Prudential is to scrap all exit penalties for its workplace pension customers and reduce charges by an average of 15 per cent.
The move comes as part of the insurer’s independence governance committee’s first annual statement and follows Money Marketing’s revelation earlier this month that Standard Life and Prudential were planning to cap exit fees.
The changes include increasing the allocation rate to ensure 100 per cent of contributions are invested and removal of initial charges and charges relating to adviser commissions, and will take effect on all unit-linked and with-profits business from October 2016.
Policy fees will also be capped from April 2016.
However, individual personal pension customers will not benefit from the changes.
In addition, Prudential is contacting two groups of customers to give them the option of switching out of products the IGC says are potentially levying too high a charge.
The affected groups are self-invested customers and paid-up members of workplace schemes with less than £10,000 saved. A fixed monthly administration fee is applied to these pots and Prudential is speaking to customers to explain their options.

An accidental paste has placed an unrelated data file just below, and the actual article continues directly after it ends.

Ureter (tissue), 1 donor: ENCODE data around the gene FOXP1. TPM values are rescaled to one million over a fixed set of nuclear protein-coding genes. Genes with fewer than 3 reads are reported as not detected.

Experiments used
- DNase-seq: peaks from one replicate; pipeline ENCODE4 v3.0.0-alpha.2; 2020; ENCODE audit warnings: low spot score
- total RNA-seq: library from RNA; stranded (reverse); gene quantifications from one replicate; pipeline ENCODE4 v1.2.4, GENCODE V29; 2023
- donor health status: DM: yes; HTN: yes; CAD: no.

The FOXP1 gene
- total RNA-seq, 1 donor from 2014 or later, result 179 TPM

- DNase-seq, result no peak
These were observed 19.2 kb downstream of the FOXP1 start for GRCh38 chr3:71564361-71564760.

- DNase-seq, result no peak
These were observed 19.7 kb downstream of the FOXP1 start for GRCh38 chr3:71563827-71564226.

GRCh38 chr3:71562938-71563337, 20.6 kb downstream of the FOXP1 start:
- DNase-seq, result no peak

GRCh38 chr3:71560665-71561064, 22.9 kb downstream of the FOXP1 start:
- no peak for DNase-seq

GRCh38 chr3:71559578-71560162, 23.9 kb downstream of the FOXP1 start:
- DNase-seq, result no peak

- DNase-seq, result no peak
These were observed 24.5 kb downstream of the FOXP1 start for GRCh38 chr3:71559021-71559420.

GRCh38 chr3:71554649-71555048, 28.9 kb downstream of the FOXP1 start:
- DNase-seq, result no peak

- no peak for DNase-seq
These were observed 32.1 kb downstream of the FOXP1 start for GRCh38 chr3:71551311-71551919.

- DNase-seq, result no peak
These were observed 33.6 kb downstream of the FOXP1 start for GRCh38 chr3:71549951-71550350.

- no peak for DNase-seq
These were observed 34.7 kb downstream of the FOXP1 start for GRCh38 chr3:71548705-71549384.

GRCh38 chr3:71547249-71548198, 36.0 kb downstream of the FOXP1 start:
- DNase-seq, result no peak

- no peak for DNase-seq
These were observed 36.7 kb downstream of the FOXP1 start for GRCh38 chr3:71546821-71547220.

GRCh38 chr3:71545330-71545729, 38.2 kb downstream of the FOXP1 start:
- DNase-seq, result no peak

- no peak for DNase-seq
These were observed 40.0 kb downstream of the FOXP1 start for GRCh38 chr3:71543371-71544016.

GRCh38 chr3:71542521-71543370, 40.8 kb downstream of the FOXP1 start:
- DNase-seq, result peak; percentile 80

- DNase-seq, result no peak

The IGC adds it will be working on a solution to help people with small pension pots. The Government’s original plan, known as ‘pot follows member’, was shelved last year, as revealed by Money Marketing.
IGC chair Lawrence Churchill says: “On the face of it, the concept of value for money appears straightforward. However, once you seek to set it out in writing and take account of what really matters, it quickly breaks down into a long list of criteria and variables.
“In our view what ultimately matters is the outcome for members, and I am pleased with the positive strides we have been able to make with Prudential, particularly in relation to charges, to ensure that members are getting value for money from their workplace pension savings.
“There is of course still further work to be done. Over the course of the coming year the IGC will look at the service and communications received by members, as well as where and how members’ money is invested to see if there is a requirement for Prudential to provide better value for money.”